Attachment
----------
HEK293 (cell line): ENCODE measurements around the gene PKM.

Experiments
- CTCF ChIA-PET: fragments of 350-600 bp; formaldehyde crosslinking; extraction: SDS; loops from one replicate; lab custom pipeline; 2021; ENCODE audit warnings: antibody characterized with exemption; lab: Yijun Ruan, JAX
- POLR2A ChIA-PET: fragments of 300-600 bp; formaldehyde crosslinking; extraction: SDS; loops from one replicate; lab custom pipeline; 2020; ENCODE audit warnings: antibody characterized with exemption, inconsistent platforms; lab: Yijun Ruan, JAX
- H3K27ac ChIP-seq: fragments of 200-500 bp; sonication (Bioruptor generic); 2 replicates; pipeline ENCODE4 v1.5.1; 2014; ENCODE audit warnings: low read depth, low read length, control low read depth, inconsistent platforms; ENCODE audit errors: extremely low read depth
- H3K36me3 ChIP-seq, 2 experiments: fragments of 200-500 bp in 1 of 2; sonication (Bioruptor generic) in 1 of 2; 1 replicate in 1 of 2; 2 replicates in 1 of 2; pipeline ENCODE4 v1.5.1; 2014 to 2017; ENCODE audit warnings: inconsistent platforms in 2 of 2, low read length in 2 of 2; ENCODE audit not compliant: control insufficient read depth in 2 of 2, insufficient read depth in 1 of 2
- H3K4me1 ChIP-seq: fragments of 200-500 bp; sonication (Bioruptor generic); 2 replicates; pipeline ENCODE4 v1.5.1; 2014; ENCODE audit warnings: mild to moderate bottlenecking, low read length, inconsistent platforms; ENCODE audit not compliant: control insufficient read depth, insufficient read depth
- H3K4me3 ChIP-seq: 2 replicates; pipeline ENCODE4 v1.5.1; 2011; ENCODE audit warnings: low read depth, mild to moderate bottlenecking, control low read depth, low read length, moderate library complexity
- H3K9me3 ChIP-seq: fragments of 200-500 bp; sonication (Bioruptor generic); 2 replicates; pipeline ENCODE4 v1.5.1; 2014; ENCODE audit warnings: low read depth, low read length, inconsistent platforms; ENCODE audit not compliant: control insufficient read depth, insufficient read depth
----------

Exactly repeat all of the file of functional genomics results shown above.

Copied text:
HEK293 (cell line): ENCODE measurements around the gene PKM.

Experiments
- CTCF ChIA-PET: fragments of 350-600 bp; formaldehyde crosslinking; extraction: SDS; loops from one replicate; lab custom pipeline; 2021; ENCODE audit warnings: antibody characterized with exemption; lab: Yijun Ruan, JAX
- POLR2A ChIA-PET: fragments of 300-600 bp; formaldehyde crosslinking; extraction: SDS; loops from one replicate; lab custom pipeline; 2020; ENCODE audit warnings: antibody characterized with exemption, inconsistent platforms; lab: Yijun Ruan, JAX
- H3K27ac ChIP-seq: fragments of 200-500 bp; sonication (Bioruptor generic); 2 replicates; pipeline ENCODE4 v1.5.1; 2014; ENCODE audit warnings: low read depth, low read length, control low read depth, inconsistent platforms; ENCODE audit errors: extremely low read depth
- H3K36me3 ChIP-seq, 2 experiments: fragments of 200-500 bp in 1 of 2; sonication (Bioruptor generic) in 1 of 2; 1 replicate in 1 of 2; 2 replicates in 1 of 2; pipeline ENCODE4 v1.5.1; 2014 to 2017; ENCODE audit warnings: inconsistent platforms in 2 of 2, low read length in 2 of 2; ENCODE audit not compliant: control insufficient read depth in 2 of 2, insufficient read depth in 1 of 2
- H3K4me1 ChIP-seq: fragments of 200-500 bp; sonication (Bioruptor generic); 2 replicates; pipeline ENCODE4 v1.5.1; 2014; ENCODE audit warnings: mild to moderate bottlenecking, low read length, inconsistent platforms; ENCODE audit not compliant: control insufficient read depth, insufficient read depth
- H3K4me3 ChIP-seq: 2 replicates; pipeline ENCODE4 v1.5.1; 2011; ENCODE audit warnings: low read depth, mild to moderate bottlenecking, control low read depth, low read length, moderate library complexity
- H3K9me3 ChIP-seq: fragments of 200-500 bp; sonication (Bioruptor generic); 2 replicates; pipeline ENCODE4 v1.5.1; 2014; ENCODE audit warnings: low read depth, low read length, inconsistent platforms; ENCODE audit not compliant: control insufficient read depth, insufficient read depth